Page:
The perils of system leadership: why good schools need to be seen as good enough …

tes headlineI sympathise with the head whose own school rating from Ofsted slips from outstanding to good leadership and management while he or she is busy looking the other way.  (TES 27th March 2015) But why should anyone be surprised?  Should Ofsted fudge its less than outstanding judgement, in consideration of the fact that a headteacher absent from his or her own school is supporting the system?    Isn’t that rather missing the point?   Ofsted are required to make judgements concerning the school they inspect; they are not focusing on the system or (ideally) the performance of an individual school leader.  There is a difference between understanding and excusing. If the quality of leadership and management falls while leaders are sharing their expertise elsewhere, Ofsted does everyone a disservice if they pretend that school leadership remains unaffected by their absence.  There is a limit to the number of headteachers of outstanding schools: spread them too thinly, stretch them too far,  and the system suffers; so do they.

When school-to-school was first mooted, I wondered whether it would turn out to be a system-wide version of musical chairs: all the ‘system leaders’ leave a gap in their own school while they’re busy supporting someone else’s. Their own school benefits by giving those within it the opportunity to broaden their experience.  That’s fine until the music stops, revealing that the leadership of learning and teaching in the system leader’s own school has fallen as a result of his (usually) or her absence.

I remain to be convinced that the notion of ‘system leadership’ takes account of systems theory: that there is not one system, but many, and that the moment you move one player in the system, every other player is affected. As individuals we are affected by, and affect, every system we are part of. Each school is affected by what’s going on in its own community and what’s going on in the wider system. The hero head who rides into a failing school on a white charger and single-handedly turns round a failing school was discredited as a model years ago, thank goodness. It’s now seen as more complex than that, and support is provided at different levels. But there has to be excess capacity in the strong school for it to remain unaffected by the absence of the strongest members of staff. Excess capacity is rare.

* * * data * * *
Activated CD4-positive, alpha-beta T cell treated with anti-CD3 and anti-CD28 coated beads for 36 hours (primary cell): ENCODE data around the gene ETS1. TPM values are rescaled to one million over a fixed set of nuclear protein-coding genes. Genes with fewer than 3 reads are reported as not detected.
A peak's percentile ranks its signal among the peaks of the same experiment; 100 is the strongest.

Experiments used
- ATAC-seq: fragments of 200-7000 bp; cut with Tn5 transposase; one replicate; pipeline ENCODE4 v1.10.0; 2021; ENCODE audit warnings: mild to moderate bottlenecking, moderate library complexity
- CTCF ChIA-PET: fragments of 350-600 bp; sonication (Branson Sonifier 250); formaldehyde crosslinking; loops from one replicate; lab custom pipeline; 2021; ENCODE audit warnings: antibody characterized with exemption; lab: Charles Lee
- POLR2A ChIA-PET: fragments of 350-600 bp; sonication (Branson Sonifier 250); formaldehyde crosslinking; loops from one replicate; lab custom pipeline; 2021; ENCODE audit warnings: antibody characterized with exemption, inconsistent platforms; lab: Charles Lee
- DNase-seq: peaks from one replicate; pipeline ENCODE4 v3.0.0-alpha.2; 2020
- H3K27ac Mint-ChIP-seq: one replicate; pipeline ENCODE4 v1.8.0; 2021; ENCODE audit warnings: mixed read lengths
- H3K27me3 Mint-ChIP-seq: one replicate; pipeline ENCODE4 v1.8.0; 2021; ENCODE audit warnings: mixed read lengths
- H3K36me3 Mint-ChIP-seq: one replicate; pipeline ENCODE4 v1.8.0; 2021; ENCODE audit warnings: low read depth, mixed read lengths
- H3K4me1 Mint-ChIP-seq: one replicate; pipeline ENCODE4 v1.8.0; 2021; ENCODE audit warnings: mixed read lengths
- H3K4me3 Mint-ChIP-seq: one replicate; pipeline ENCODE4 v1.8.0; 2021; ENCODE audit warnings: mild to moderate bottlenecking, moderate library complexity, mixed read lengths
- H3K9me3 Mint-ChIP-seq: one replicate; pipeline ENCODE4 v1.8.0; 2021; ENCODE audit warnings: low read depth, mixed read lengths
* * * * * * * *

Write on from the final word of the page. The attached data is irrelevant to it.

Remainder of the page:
System leadership demands that schools accept a responsibility for all children in the community, not just those who attend an individual school. Why do school leaders who are invited to support a struggling school accept such a commission – on behalf of themselves and their schools? In many cases it’s because they can see what needs to be done and they have a passionate conviction that every child deserves the best possible education. They are feted as ‘system leaders’ – saviours of the country’s education system. It must be pretty hard to resist the draw of being seen as the one person who can ‘make a difference’ to the life chances of other children in their community. Stephen Covey tells us that a priority of leadership is to keep the main thing the main thing. Headteachers (and politicians) need to decide what that is: is it to maintain their own standing as a school leader, to maintain the standards in their own school, or to raise the aspirations and self esteem of another school community? A judgement of ‘good’ for leadership and management when a head is busy supporting another school could be a cause for celebration. The relentless drive for ‘outstanding’ in all areas of education and the pressure that that brings is in danger of undermining the very success we aim to achieve.